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J Pineal Res. 2012 Mar;52(2):167-202. doi: 10.1111/j.1600-079X.2011.00937.x. Epub 2011 Nov 23.

Alzheimer's disease: pathological mechanisms and the beneficial role of melatonin.

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Centro de Investigación Biomédica de Occidente del Instituto Mexicano del Seguro Social, Guadalajara, Jalisco, México.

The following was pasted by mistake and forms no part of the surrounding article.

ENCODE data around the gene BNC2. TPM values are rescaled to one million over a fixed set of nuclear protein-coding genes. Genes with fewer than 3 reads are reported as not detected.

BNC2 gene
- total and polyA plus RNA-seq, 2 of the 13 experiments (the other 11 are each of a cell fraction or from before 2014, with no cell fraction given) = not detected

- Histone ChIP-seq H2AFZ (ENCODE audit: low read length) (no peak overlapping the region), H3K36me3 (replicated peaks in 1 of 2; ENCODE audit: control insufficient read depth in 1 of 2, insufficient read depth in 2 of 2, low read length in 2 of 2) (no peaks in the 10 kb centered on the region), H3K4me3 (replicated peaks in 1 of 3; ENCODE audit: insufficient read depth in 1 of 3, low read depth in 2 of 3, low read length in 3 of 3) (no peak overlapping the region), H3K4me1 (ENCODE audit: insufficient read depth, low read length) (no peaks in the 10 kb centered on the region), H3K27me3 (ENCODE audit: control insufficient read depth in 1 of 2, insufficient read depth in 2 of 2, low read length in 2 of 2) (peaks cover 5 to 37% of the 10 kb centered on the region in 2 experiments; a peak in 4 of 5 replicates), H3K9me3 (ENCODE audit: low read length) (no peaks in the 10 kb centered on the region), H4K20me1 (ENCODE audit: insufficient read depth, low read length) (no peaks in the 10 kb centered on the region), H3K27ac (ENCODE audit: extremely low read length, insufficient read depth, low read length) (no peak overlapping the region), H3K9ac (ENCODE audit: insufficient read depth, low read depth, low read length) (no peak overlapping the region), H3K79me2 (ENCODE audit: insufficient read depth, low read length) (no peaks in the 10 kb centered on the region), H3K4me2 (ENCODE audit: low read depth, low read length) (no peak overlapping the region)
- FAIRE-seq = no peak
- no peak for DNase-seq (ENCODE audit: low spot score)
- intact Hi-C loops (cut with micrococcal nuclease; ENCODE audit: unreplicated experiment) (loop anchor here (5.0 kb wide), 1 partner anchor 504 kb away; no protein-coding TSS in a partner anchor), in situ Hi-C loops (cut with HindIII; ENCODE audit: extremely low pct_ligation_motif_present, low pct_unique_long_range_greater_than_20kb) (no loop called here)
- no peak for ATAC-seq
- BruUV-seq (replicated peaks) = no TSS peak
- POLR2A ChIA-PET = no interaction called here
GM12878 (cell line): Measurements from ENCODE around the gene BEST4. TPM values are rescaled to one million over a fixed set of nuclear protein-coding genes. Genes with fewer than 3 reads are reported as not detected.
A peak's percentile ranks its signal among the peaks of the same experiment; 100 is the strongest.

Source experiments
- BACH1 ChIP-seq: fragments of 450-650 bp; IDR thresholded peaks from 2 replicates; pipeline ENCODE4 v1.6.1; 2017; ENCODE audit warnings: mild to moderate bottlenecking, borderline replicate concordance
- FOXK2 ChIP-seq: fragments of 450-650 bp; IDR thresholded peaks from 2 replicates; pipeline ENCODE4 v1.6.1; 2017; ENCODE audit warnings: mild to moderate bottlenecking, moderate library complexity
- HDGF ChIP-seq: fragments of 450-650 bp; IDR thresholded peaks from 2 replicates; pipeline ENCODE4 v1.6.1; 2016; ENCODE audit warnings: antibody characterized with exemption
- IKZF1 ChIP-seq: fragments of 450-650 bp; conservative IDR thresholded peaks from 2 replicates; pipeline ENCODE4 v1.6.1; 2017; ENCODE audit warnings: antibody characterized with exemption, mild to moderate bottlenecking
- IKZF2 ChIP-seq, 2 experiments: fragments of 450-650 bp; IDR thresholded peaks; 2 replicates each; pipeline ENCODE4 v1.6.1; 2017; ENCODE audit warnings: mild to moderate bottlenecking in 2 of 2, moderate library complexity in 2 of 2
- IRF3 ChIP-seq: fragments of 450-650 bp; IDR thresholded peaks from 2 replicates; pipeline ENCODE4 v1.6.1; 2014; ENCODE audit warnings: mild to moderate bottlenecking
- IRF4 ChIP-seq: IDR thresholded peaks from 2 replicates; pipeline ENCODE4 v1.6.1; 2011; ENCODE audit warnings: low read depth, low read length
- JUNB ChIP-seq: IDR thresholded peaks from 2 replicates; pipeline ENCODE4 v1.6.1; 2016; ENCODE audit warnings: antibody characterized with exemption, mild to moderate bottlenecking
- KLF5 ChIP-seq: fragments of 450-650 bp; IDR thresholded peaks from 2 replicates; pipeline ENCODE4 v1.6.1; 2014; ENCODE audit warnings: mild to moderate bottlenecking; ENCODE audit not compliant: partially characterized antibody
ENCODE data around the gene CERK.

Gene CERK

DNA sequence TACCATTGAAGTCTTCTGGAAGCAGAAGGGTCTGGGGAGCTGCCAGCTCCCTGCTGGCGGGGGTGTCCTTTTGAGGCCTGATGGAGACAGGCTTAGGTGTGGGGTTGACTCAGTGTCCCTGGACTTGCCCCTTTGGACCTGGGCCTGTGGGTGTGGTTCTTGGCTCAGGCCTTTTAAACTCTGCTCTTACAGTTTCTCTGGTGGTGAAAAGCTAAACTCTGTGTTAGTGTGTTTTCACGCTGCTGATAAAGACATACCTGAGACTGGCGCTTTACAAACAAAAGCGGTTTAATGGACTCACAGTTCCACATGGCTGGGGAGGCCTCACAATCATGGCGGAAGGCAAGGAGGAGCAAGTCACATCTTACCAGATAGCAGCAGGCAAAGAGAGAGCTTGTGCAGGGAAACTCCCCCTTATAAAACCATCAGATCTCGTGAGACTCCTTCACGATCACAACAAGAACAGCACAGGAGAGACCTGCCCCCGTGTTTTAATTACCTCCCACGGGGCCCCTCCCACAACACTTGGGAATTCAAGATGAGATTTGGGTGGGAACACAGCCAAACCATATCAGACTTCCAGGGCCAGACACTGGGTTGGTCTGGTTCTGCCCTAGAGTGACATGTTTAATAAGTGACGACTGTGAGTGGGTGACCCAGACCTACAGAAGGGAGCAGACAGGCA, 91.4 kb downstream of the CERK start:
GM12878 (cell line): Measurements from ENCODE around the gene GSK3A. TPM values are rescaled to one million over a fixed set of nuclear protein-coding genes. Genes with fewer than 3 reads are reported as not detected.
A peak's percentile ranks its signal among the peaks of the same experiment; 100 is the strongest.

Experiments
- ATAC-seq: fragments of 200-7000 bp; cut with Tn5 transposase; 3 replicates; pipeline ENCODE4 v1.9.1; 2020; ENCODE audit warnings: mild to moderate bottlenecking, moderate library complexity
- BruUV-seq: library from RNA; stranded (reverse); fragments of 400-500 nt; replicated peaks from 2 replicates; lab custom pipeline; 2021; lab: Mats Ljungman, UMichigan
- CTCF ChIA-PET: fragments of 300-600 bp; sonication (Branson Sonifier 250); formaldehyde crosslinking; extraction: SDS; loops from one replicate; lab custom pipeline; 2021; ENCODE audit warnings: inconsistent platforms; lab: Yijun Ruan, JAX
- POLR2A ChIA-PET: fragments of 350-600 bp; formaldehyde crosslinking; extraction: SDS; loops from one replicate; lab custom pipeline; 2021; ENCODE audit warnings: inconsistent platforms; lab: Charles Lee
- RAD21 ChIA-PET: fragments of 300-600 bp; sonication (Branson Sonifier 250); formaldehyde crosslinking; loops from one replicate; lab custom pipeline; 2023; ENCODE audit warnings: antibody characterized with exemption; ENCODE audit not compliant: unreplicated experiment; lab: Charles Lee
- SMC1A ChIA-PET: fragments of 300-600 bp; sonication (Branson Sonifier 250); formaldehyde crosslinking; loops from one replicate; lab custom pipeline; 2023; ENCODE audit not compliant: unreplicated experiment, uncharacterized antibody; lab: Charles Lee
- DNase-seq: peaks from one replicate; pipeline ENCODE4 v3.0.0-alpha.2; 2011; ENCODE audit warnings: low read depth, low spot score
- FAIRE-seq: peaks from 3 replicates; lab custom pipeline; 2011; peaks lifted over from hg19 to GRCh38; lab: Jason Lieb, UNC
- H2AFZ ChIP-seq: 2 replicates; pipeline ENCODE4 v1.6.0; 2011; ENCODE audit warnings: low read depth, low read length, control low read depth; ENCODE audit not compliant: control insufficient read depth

Alzheimer's disease (AD) is a highly complex neurodegenerative disorder of the aged that has multiple factors which contribute to its etiology in terms of initiation and progression. This review summarizes these diverse aspects of this form of dementia. Several hypotheses, often with overlapping features, have been formulated to explain this debilitating condition. Perhaps the best-known hypothesis to explain AD is that which involves the role of the accumulation of amyloid-β peptide in the brain. Other theories that have been invoked to explain AD and summarized in this review include the cholinergic hypothesis, the role of neuroinflammation, the calcium hypothesis, the insulin resistance hypothesis, and the association of AD with peroxidation of brain lipids. In addition to summarizing each of the theories that have been used to explain the structural neural changes and the pathophysiology of AD, the potential role of melatonin in influencing each of the theoretical processes involved is discussed. Melatonin is an endogenously produced and multifunctioning molecule that could theoretically intervene at any of a number of sites to abate the changes associated with the development of AD. Production of this indoleamine diminishes with increasing age, coincident with the onset of AD. In addition to its potent antioxidant and anti-inflammatory activities, melatonin has a multitude of other functions that could assist in explaining each of the hypotheses summarized above. The intent of this review is to stimulate interest in melatonin as a potentially useful agent in attenuating and/or delaying AD.

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